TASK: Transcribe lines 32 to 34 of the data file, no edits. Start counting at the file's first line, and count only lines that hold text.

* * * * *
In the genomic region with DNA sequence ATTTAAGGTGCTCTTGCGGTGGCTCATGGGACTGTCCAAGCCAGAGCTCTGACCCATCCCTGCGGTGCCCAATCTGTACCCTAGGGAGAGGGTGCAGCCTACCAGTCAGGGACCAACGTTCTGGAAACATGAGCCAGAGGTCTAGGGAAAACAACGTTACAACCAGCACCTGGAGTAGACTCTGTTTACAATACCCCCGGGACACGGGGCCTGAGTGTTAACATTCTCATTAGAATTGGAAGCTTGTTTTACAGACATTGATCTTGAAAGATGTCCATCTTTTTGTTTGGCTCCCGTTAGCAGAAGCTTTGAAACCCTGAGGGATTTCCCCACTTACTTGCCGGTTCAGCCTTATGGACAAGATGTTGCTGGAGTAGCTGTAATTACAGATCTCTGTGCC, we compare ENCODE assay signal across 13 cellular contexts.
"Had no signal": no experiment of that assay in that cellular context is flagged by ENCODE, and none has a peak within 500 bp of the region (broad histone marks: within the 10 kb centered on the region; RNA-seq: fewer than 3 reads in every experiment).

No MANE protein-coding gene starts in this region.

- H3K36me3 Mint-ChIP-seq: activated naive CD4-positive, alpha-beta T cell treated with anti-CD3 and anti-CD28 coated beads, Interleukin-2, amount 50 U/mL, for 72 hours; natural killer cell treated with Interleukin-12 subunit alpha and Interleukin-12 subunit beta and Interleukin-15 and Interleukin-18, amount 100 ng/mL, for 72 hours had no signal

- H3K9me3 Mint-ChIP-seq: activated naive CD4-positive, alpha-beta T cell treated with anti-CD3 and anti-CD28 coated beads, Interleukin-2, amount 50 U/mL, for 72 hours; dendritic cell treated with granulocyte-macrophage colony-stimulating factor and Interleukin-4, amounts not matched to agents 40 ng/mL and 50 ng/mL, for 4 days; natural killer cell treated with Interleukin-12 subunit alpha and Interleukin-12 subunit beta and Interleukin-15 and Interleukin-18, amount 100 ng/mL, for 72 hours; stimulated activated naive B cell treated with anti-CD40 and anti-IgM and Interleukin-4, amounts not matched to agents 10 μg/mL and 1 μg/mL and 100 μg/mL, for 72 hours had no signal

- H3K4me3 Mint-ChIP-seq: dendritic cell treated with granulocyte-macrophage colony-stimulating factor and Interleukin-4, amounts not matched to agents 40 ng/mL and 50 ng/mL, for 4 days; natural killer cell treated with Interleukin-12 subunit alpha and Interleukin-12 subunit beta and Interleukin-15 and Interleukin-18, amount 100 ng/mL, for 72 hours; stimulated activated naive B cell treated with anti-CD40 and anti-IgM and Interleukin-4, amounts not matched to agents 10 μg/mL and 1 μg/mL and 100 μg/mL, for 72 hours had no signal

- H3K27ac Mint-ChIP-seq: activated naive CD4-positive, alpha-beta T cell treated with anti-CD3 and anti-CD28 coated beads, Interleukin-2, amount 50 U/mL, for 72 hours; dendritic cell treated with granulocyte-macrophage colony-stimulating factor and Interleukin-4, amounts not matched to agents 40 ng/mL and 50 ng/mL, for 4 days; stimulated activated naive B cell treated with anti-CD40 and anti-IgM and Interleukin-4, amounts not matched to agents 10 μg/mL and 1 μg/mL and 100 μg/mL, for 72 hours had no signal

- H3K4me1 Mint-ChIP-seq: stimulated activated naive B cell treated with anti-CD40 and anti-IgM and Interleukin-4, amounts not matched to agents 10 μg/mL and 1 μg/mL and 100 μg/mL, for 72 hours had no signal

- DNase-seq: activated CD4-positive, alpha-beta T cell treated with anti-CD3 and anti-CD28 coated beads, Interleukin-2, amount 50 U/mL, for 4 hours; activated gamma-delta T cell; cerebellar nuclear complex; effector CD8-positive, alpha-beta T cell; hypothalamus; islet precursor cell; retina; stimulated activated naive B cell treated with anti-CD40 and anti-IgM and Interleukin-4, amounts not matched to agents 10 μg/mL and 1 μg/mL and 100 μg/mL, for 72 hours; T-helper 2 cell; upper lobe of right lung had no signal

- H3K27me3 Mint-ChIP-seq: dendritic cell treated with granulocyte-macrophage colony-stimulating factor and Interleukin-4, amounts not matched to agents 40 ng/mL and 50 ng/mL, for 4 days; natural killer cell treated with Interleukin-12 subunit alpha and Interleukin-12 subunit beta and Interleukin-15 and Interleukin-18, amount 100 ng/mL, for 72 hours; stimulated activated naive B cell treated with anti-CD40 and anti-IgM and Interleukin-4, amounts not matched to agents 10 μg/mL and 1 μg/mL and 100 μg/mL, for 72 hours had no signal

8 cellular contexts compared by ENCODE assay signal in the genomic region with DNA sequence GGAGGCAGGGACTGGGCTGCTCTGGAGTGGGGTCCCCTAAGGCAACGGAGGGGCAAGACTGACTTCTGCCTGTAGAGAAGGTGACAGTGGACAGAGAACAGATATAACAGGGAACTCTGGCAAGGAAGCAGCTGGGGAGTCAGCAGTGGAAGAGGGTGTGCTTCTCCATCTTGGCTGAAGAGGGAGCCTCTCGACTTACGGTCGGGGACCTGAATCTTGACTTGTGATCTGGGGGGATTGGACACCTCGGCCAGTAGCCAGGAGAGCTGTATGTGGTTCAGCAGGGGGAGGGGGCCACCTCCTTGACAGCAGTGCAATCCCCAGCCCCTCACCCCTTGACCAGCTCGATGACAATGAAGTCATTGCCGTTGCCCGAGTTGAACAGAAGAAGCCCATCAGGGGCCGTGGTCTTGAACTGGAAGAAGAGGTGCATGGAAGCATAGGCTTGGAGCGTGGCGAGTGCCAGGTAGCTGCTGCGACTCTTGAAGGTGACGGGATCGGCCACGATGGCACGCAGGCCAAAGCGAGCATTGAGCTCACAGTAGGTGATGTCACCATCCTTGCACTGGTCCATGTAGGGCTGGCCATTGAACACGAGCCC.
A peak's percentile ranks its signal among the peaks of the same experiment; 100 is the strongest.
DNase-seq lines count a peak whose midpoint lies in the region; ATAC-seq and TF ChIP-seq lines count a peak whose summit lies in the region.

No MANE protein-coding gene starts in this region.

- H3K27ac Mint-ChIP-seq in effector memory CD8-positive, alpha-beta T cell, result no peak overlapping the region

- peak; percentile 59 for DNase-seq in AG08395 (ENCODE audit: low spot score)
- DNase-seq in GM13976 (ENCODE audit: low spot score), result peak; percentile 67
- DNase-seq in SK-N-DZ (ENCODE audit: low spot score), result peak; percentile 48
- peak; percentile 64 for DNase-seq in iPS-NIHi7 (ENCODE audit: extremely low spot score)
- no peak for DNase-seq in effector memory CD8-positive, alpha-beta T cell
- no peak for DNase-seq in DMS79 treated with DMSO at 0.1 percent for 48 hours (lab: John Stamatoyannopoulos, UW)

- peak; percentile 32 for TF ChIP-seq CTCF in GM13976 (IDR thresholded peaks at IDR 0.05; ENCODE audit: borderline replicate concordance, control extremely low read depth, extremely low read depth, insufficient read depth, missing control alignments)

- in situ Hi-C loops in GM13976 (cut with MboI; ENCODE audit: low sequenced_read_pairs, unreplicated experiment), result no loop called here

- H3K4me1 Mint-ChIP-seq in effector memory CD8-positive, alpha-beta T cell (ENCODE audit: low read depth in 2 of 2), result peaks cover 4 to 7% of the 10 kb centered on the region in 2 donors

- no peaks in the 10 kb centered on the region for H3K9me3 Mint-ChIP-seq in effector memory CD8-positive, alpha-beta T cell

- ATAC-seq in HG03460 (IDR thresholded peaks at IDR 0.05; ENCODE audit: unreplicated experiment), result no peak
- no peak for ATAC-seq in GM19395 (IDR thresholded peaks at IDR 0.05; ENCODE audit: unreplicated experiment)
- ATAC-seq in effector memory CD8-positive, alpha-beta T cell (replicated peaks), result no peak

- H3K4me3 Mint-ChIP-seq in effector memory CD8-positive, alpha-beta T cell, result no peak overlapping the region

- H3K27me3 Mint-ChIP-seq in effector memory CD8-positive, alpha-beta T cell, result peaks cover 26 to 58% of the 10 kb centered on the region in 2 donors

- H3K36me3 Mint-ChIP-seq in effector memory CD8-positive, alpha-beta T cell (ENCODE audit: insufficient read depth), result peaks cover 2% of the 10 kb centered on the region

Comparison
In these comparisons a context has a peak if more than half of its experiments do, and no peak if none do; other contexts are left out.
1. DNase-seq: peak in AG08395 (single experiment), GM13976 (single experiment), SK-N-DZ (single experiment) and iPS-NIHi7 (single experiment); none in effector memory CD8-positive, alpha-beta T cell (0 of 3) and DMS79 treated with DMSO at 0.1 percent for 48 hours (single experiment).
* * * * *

Comparison
In these comparisons a context has a peak if more than half of its experiments do, and no peak if none do; other contexts are left out.
1. DNase-seq: peak in AG08395 (single experiment), GM13976 (single experiment), SK-N-DZ (single experiment) and iPS-NIHi7 (single experiment); none in effector memory CD8-positive, alpha-beta T cell (0 of 3) and DMS79 treated with DMSO at 0.1 percent for 48 hours (single experiment).